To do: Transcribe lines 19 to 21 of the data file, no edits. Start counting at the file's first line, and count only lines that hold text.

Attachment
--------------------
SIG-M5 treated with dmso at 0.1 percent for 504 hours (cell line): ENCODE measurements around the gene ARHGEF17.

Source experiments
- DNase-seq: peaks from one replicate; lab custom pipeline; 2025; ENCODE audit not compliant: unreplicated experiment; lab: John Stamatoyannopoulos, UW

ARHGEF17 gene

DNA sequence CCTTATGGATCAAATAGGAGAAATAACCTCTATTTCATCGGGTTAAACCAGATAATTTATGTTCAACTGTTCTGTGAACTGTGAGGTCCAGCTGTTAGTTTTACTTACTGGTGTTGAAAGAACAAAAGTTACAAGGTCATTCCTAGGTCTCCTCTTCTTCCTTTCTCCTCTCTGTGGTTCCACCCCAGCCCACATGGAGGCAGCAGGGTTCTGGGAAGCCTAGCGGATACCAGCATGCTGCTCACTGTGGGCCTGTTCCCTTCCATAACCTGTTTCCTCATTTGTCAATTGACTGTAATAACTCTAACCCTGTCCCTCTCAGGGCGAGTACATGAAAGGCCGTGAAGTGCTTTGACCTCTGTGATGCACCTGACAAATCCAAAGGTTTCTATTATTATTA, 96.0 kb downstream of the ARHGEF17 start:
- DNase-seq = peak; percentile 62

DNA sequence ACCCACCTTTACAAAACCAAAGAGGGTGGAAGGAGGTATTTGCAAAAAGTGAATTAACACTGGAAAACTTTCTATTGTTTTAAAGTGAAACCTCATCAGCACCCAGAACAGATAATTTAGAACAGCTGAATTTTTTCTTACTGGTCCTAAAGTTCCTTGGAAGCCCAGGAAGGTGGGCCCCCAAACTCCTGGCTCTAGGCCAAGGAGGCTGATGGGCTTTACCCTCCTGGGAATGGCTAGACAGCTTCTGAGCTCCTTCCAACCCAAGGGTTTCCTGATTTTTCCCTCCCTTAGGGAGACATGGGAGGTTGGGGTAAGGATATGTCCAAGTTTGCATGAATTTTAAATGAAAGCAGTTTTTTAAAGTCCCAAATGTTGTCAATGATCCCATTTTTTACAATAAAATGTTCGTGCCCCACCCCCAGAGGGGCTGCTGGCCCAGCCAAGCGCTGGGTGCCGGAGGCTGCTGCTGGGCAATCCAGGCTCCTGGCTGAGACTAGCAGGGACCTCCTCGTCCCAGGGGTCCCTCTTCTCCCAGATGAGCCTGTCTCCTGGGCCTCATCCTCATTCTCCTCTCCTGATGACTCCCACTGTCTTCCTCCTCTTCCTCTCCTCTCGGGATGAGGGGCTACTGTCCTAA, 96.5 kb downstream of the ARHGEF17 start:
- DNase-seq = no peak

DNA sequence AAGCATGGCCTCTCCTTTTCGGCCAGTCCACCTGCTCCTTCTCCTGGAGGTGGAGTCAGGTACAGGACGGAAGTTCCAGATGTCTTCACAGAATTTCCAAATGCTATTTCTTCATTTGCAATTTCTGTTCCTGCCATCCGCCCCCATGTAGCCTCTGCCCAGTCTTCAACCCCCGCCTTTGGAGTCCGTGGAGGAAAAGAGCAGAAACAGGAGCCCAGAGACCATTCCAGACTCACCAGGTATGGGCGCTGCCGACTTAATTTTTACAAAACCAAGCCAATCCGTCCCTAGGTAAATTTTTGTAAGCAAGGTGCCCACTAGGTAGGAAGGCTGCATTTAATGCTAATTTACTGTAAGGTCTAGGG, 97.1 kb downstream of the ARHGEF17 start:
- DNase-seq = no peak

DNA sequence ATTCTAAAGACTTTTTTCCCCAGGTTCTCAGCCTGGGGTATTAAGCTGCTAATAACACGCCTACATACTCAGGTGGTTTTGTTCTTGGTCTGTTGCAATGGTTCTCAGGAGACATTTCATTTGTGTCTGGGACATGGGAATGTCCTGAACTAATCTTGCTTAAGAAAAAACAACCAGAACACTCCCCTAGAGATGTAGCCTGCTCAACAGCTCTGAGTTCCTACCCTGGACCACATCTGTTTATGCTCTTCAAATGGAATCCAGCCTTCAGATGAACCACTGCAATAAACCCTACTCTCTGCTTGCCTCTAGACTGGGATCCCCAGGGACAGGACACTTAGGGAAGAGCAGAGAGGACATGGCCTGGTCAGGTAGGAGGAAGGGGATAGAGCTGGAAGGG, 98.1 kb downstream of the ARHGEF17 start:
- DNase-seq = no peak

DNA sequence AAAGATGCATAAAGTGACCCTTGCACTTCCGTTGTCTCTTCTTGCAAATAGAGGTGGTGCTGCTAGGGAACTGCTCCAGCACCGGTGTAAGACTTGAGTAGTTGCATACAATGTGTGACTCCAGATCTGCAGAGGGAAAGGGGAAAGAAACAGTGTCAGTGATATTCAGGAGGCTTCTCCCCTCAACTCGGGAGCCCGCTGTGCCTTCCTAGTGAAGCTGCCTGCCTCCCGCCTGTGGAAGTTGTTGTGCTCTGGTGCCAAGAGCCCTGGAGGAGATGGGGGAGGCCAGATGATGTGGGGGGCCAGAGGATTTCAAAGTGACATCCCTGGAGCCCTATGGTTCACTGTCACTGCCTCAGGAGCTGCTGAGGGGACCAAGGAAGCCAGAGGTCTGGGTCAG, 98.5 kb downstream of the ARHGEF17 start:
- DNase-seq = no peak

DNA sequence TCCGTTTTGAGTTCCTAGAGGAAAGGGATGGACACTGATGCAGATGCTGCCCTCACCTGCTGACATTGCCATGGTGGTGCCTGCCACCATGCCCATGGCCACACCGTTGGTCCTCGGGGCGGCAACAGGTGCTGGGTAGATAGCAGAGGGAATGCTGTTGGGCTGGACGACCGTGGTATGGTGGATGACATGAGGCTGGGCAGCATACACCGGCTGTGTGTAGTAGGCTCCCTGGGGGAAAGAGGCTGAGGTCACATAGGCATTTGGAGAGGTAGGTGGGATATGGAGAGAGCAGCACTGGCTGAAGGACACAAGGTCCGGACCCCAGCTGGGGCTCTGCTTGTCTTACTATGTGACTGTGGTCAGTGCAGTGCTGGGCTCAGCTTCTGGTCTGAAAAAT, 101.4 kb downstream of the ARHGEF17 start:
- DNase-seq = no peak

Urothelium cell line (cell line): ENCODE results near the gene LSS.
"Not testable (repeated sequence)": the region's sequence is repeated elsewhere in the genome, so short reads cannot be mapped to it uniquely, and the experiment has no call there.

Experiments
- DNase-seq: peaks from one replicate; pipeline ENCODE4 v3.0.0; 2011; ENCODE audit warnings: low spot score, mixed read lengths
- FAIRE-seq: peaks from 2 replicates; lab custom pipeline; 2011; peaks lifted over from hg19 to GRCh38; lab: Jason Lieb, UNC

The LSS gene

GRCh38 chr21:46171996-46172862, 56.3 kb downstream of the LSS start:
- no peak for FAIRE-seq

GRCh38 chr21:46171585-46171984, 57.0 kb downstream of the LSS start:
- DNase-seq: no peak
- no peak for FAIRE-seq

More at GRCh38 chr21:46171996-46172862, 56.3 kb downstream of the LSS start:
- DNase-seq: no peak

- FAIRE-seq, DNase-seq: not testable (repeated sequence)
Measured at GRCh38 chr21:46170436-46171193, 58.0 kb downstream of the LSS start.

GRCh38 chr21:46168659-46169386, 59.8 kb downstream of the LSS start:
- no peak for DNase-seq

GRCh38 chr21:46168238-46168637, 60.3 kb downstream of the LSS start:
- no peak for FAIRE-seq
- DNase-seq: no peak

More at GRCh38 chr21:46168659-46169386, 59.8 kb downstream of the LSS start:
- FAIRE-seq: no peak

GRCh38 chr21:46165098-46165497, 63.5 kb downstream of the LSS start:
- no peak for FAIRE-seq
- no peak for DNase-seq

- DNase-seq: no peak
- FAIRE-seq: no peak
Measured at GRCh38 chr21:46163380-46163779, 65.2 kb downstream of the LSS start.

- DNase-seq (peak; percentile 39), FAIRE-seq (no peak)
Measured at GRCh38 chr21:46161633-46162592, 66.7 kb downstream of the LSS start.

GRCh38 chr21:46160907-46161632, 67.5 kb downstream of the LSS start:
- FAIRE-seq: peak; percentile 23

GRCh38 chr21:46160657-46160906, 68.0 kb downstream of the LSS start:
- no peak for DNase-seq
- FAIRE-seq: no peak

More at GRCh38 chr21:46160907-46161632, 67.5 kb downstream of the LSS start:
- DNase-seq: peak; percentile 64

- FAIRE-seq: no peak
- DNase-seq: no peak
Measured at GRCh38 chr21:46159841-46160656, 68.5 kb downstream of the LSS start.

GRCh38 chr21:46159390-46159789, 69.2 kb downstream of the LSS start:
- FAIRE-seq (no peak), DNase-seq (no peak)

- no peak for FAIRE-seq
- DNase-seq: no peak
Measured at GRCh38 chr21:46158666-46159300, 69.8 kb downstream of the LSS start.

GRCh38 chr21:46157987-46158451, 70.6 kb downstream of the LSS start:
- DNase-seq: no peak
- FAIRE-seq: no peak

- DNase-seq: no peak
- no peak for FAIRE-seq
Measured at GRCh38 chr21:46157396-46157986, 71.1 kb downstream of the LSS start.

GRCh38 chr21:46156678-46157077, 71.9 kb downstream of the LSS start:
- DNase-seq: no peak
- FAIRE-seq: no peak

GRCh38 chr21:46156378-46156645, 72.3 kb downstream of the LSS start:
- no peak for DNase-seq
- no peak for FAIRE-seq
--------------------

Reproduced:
Experiments
- DNase-seq: peaks from one replicate; pipeline ENCODE4 v3.0.0; 2011; ENCODE audit warnings: low spot score, mixed read lengths
- FAIRE-seq: peaks from 2 replicates; lab custom pipeline; 2011; peaks lifted over from hg19 to GRCh38; lab: Jason Lieb, UNC